Warm eddies have high heat content and great potential to intensify hurricanes, whereas cold eddies have low heat content and may even cause hurricanes to weaken, as was the case with Hurricane Ivan in 2004.

New paper proposes to use clouds to tame hurricanes

A new geoengineering paper proposes to use the net negative feedback of clouds to lower sea surface temperatures in hurricane prone areas by "up to a few degrees" to allegedly reduce hurricane intensity by a category. 

 Cloud control could tame hurricanes
by Staff WritersLondon, UK (SPX) Aug 29, 2012

File image.

They are one of the most destructive forces of nature on Earth, but now environmental scientists are working to tame the hurricane. In a paper, published in Atmospheric Science Letters, the authors propose using cloud seeding to decrease sea surface temperatures where hurricanes form. Theoretically, the team claims the technique could reduce hurricane intensity by a category.

The team focused on the relationship between sea surface temperature and the energy associated with the destructive potential of hurricanes. Rather than seeding storm clouds or hurricanes directly, the idea is to target marine stratocumulus clouds, which cover an estimated quarter of the world's oceans, to prevent hurricanes forming.

"Hurricanes derive their energy from the heat contained in the surface waters of the ocean," said Dr Alan Gadian from the University of Leeds. "If we are able to increase the amount of sunlight reflected by clouds above the hurricane development region then there will be less energy to feed the hurricanes."

Using a technique known as Marine Cloud Brightening (MCB), the authors propose that unmanned vehicles could spray tiny seawater droplets, a good fraction of which would rise into the clouds above, increasing their droplet numbers and thereby the cloud reflectivity and duration. In this way, more sunlight is bounced back into space, thereby reducing sea surface temperature.

The team's calculations, based on a climate ocean atmosphere coupling model (HadGEM1) suggest this could reduce the power of developing hurricanes by one category. Somewhat different cloud-seeding projects, designed to directly influence rainfall amounts, already exist around the world and were most famously used in China during the 2008 Beijing Olympics.
"Data shows that over the last three decades hurricane intensity has increased in the Northern Atlantic, the Indian and South-West Pacific Oceans," said Gadian. "We simulated the impact of seeding on these three areas, with particular focus on the Atlantic hurricane months of August, September and October."

The calculations show that when targeting clouds in identified hurricane development regions the technique could reduce an average sea surface temperature by up to a few degrees, greatly decreasing the amount of energy available to hurricane formation.

One potential drawback to the idea is the impact of cloud seeding on rainfall in neighbouring regions. The team noted concerns that seeding in the Atlantic could lead to a significant reduction of rainfall in the Amazon basin and elsewhere. However, if different patterns of seeding were used, such rainfall reductions were not found over land.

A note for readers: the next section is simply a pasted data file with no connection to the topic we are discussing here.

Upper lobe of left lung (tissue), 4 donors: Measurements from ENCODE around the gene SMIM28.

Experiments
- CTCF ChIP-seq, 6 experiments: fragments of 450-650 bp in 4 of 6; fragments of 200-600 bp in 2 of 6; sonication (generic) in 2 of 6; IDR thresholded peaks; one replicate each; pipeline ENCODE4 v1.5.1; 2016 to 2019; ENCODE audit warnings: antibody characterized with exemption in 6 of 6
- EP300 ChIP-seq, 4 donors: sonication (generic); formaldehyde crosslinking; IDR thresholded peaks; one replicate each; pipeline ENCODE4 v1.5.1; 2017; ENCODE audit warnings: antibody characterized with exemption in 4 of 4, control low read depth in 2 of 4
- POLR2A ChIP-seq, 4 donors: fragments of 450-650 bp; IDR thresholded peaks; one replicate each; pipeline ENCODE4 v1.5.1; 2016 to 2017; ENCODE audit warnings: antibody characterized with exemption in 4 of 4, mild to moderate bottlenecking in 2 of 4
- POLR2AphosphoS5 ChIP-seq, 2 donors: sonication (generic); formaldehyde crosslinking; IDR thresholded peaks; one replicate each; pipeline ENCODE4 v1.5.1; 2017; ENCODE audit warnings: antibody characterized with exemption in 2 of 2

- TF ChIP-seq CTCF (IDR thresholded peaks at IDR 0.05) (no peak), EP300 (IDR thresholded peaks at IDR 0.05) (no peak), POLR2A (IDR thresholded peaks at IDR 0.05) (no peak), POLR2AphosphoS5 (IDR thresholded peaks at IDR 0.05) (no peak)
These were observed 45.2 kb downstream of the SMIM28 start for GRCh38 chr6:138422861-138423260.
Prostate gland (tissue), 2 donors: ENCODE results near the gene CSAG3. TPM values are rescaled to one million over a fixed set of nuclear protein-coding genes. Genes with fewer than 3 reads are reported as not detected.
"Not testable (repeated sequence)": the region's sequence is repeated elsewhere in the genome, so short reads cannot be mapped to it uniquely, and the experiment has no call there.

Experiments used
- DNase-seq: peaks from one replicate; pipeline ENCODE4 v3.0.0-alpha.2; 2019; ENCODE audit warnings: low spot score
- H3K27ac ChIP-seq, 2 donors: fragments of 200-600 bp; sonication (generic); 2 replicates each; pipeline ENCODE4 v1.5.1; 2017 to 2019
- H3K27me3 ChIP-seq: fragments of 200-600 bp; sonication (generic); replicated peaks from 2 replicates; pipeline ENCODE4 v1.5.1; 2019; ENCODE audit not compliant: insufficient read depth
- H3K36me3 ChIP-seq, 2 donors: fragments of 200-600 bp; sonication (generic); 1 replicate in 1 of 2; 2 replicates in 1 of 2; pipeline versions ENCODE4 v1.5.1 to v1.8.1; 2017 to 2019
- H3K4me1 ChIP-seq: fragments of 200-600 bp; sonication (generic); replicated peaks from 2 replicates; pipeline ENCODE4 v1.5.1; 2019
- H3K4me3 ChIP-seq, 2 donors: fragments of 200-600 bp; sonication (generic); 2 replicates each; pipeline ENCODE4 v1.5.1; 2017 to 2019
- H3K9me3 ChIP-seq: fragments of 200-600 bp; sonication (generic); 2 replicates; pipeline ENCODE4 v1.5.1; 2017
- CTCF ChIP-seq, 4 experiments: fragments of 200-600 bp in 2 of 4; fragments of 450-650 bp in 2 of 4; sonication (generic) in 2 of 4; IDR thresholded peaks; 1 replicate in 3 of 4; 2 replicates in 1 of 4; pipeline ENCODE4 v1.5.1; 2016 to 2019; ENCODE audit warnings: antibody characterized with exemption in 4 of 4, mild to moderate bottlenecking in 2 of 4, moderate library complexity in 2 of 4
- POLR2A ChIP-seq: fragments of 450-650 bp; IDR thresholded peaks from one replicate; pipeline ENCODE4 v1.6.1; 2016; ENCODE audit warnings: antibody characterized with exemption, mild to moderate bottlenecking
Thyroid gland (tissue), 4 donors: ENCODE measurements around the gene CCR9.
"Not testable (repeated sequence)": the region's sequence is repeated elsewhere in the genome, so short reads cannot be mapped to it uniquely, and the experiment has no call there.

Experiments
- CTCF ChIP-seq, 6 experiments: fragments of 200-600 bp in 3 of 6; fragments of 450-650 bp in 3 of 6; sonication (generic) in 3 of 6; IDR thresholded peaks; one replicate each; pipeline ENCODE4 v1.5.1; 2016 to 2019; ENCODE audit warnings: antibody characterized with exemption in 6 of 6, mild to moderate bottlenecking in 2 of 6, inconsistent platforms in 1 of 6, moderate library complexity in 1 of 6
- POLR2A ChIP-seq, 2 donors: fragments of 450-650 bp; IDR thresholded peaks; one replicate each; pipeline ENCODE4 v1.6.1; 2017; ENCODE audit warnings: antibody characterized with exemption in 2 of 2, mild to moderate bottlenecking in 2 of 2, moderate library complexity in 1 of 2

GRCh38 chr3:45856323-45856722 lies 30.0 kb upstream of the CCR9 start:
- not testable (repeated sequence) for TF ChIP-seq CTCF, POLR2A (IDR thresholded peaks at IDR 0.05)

"Much more research is needed and we are clear that cloud seeding should not be deployed until we are sure there will be no adverse consequences regarding rainfall," concluded Gadian. "However if our calculations are correct, judicious seeding of maritime clouds could be invaluable for significantly reducing the destructive power of future hurricanes."

Weakening of hurricanes via marine cloud brightening (MCB)


This paper examines the potential to cool ocean surface waters in regions of hurricane genesis and early development. This would be achieved by seeding, with copious quantities of seawater cloud condensation nuclei (CCN), low-level maritime stratocumulus clouds covering these regions or those at the source of incoming currents. Higher cloud droplet density would increase these clouds' reflectivity to incoming sunlight, and possibly their longevity. This approach is therefore a more localized application of the marine cloud brightening (MCB) geoengineering technique promoting global cooling. By utilizing a climate ocean/atmosphere coupled model, HadGEM1, we demonstrate that—subject to the satisfactory resolution of defined but unresolved issues—judicious seeding of maritime stratocumulus clouds might significantly reduce sea surface temperatures (SSTs) in regions where hurricanes develop. Thus artificial seeding may reduce hurricane intensity; but how well the magnitude of this effect could be controlled is yet to be determined.
We also address the important question as to how MCB seeding may influence precipitation. GCM modelling indicates that the influence of seeding on undesirable rainfall reductions depends on its location and magnitude. Much more work on this topic is required. 

Tuesday, August 28, 2012

New evidence that water vapor is a negative feedback